When Pierce came to collect the stranger the whole town seemed to breath a great sigh of relief. The silver haired man said not a word. He simply walked away, leaving Pierce to collect his sparse luggage and pant along behind him like a faithful dog. It never seemed to occur to him that Pierce might not follow him. But, then, Pierce *did* follow him, so he wasn't wrong was he? I couldn't help but smile. Arrogance like that takes a lot of work.
But when a huffing Donald Pierce trotted after the stranger into the elegant confines of Miss Frost's Massachusetts Academy, I stopped smiling. Of all the places ... Why there, I wondered faintly? What trick of fate had led him to choose someplace so close to - well, to *me*? I found that the prospect of his continued nearness upset me. And I didn't know why.
He signed Emma's Guest Registry "Erik Magnus" in bold very carefully scripted letters, artful calligraphy, stylish and with flourish but without distracting ornamentation. I had to smile again. Magnus. "Great One" in the tongue of Cicero. It seemed to suit him.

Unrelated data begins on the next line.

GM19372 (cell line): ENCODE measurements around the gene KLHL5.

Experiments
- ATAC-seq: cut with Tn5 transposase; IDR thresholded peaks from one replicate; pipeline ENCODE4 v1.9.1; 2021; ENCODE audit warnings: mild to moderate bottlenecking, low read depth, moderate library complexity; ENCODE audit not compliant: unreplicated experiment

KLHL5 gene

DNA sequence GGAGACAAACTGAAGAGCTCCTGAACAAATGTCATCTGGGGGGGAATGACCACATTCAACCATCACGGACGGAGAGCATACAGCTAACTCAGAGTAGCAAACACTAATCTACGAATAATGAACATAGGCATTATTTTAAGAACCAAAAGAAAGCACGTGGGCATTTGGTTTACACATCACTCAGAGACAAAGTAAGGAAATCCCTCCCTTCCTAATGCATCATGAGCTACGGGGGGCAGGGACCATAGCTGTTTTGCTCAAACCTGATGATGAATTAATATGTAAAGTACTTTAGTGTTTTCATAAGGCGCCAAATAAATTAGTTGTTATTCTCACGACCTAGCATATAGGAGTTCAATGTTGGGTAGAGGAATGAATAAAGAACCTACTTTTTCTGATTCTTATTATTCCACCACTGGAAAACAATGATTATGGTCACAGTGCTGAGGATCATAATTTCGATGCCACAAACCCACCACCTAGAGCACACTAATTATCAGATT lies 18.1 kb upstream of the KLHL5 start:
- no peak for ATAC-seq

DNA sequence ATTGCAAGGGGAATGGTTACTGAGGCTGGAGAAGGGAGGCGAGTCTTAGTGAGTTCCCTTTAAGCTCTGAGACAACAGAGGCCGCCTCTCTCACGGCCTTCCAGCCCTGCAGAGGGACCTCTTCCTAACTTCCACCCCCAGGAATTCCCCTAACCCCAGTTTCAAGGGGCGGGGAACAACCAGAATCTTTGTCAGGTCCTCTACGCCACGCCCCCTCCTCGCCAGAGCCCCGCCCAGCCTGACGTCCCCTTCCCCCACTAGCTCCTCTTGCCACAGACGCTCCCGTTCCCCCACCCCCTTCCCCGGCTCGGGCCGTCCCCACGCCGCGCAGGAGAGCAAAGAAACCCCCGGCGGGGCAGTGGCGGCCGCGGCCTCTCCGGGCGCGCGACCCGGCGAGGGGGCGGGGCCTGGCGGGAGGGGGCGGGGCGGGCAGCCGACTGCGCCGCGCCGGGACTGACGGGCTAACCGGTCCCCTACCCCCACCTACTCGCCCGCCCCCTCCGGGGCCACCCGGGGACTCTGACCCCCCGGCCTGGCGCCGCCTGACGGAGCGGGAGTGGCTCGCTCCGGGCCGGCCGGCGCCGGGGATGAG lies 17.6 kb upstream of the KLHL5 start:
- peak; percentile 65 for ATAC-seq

Behind the Reception Desk, Doug Ramsey blinked and smiled. The boy has a talent for languages so I wouldn't be at all surprised if he recognized the name. He's one of the few literate people in town which is why he has his job even at such a young age.
Shaw took his time. He didn't deign to visit his new employee until the next morning. Magnus made him wait and I was delighted. There was, after all, absolutely nothing he could do about it was there? Not if he wanted Logan dead there wasn't. I watch people. It's one of the ways I amuse myself and pass the time. After a while you start to notice things. And then you start to understand why some people are the way they are. You just have to know what you're seeing. Slim says it's my biggest talent. But Magnus had me flummoxed. There were some things missing. Some ... vital pieces of the puzzle still unseen. I kept watching.